Mayor Zimmer corrects the record on two bidders who waived nondisclosure agreement

The Office of the Mayor announces:

Mayor Zimmer Corrects the Record Regarding Hospital Sale

There has been much confusion, much of it manufactured intentionally, about the nature of the bids received for the sale of Hoboken University Medical Center.  Specifically, two bidders, CHA/Jersey City Medical Center, (JCMC) and P3, have made public statements and released information with regard to their bids which has had the effect of misleading the public.  By doing so, they have waived confidentiality with respect to the actual content of their bids.   

It is important to clarify the record so that the public fully understands that the offer from HUMC Holdco was at all times the only proposal that preserved our hospital, protected our taxpayers, had real financing in place, and offered the best opportunity for the long term success of the hospital and its employees. 

The HUMC Holdco bid maintains all the vital services of our hospital and fully defeases the bond immediately, eliminating the financial risk for the City.  It was fully funded with a solid commitment from a qualified lender for the full purchase price.  After the sale, the hospital would be obligated to pay its full property tax generating approximately $600,000 of tax savings for Hoboken’s taxpayers.  No other bid came close to meeting these criteria. 

As explained in more detail below, the CHA/JCMC bid did not maintain all of our hospital services, required the Hoboken taxpayers to remain liable on $15 million of debt, and was dependent on $59 million of government grants and tax credits that were speculative at best.   P3’s initial bid was to manage not acquire the hospital, not defeasing any portion of the bond.  Their subsequent bid contained insufficient detail with respect to the purchase, and no credible assurance that they had access to the financing necessary to complete the deal.

Understanding CHA/Jersey City Medical Center’s Bid: 
The CHA/JCMC bid was in fact not from JCMC, but from an entity called Community Healthcare Associates, LLC.  JCMC’s involvement was limited to its agreement to lease a portion of the facility.  They would maintain only some of the services currently provided by HUMC.  The bid was for a for profit development project that would create a commercial building characterized as a medical mall that would lease space to healthcare related businesses.  In order to facilitate this commercial development, a redevelopment zone would have to be created and payments in lieu of taxes would have to be agreed upon. 

It is unclear whether the area even qualifies to become a redevelopment zone, which meant that their proposal may not have been legally possible.  In addition, the funding for the transaction was largely speculative with only $22.7 million in private equity. 

Their speculative proposal was dependent on successfully applying for and obtaining $59 million of public funding in the form of: 
1.  A $20 million Stabilization grant from the State of New Jersey.
2.  Applying for and receiving Urban Transit Hub tax credits in the amount of $39 million which would then be sold to another entity for $34.3 million.

These two elements of “financing,” all of which involves the use of public money, would defease only $42 million of the debt under the bonds guaranteed by the City.  The balance would be refinanced as a direct obligation of the City of Hoboken through the issuance of $15 million of redevelopment bonds. The bid assumed that the PILOTs granted through redevelopment would pay the costs of these bonds.   In other words, this commercial for profit venture would pay no taxes and the City itself would remain liable for $15 million.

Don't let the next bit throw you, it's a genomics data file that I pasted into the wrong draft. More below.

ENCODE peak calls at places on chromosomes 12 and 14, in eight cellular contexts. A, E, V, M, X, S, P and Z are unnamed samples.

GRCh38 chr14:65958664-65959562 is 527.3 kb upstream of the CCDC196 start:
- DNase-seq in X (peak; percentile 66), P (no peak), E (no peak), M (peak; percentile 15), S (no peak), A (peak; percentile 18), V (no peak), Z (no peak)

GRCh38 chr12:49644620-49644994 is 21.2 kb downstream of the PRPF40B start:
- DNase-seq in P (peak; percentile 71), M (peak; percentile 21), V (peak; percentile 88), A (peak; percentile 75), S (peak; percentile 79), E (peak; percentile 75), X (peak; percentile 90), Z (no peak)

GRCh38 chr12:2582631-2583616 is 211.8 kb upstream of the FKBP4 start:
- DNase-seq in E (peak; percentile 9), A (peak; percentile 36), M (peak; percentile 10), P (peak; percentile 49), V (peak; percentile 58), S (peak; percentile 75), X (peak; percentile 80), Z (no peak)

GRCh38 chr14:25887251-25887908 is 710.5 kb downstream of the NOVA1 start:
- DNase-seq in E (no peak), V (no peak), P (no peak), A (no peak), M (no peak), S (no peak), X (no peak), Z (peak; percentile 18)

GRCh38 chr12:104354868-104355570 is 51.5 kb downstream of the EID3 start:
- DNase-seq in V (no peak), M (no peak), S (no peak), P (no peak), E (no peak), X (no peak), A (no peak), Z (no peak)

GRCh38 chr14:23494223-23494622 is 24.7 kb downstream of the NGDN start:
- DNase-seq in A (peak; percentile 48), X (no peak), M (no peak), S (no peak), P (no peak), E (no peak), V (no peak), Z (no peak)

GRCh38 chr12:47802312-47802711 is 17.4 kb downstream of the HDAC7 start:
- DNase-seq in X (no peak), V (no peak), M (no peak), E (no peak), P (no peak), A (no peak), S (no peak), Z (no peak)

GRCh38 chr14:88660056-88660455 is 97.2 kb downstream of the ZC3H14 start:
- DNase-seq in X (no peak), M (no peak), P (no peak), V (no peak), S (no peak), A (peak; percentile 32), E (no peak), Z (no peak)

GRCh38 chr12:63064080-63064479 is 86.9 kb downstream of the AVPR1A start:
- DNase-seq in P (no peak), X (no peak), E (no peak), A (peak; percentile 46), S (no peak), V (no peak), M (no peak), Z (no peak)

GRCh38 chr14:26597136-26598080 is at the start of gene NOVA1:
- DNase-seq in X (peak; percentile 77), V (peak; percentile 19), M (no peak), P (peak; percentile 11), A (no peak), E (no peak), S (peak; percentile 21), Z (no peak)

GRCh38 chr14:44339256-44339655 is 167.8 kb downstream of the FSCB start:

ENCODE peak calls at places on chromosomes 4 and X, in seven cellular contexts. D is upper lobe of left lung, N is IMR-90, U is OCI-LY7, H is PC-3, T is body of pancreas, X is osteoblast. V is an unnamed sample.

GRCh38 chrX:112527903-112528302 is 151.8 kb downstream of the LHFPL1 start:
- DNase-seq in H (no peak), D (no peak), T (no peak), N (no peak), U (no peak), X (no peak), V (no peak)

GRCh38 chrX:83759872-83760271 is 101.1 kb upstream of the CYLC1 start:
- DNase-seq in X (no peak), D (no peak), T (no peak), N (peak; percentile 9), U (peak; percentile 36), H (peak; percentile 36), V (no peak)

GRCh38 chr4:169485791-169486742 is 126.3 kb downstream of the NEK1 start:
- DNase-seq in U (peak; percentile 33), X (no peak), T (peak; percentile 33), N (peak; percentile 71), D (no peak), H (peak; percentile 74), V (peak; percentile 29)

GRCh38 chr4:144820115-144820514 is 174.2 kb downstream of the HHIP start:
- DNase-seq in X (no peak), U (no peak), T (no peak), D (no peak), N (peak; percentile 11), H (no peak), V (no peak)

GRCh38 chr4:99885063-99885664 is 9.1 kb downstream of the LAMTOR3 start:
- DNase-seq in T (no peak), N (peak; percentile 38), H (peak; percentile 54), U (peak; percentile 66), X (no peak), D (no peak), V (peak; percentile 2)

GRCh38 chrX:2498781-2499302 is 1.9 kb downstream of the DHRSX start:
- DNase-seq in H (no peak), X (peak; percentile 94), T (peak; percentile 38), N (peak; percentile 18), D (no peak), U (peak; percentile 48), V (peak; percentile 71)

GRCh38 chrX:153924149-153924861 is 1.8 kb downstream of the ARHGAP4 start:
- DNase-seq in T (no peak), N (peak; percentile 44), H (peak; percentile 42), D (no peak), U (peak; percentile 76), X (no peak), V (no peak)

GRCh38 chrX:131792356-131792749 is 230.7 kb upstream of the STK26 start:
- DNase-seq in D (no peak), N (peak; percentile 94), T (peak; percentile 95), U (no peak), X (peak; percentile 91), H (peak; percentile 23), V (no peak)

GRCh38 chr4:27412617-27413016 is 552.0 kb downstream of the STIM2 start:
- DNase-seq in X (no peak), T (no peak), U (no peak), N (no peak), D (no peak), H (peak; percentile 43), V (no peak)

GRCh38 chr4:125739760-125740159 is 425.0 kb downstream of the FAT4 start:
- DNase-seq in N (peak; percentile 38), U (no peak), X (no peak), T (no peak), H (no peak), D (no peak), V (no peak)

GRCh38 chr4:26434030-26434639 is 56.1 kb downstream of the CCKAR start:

Last but not least, the proposal explicitly stated that “the management company, Hudson Healthcare, will be able to satisfy its financial obligations with the collection of its accounts receivable.”  Given the Hospital’s bankruptcy filing, it is clear that this condition was impossible to meet and that CHA/JCMC’s proposal provided no value whatsoever to the Hospital’s unsecured creditors, including the two unions. 

Understanding P3’s Bid:
Their initial proposal was only for the management of the hospital, not for its purchase.  This proposal was not considered because we were seeking to sell the hospital not hire a new manager.  It was, however, consistent with P3’s experience given that they are a consulting firm that, to best of my knowledge, has never owned and operated a hospital.  They subsequently modified their bid to include an actual purchase offer.  There was no indication however that they had the financial resources to acquire the hospital themselves or had any ability to finance such an acquisition.  In the financing letter that P3 provided the financing firm stated “We have had discussions with P3 regarding its acquisition of Hoboken University Medical Center and would be interested in providing financing for HUMC after it has been stabilized and able to meet our lending criteria.”  The assertion that this represents a firm commitment to provide the financing is simply ridiculous. 

Given these facts, it is clear that the Holdco bid was the only bid that we received that would maintain our hospital services, fully defease the  $52 million bond, and which had the financing in place so that the transaction could actually be completed.

Finally, the public should know that the bid award for HUMC Holdco was voted on unanimously by the Hoboken Municipal Hospital Board, a team of volunteers dedicated to protecting the interests of our hospital and our City.  

The CHA/JCMC and P3 bids are provided here:

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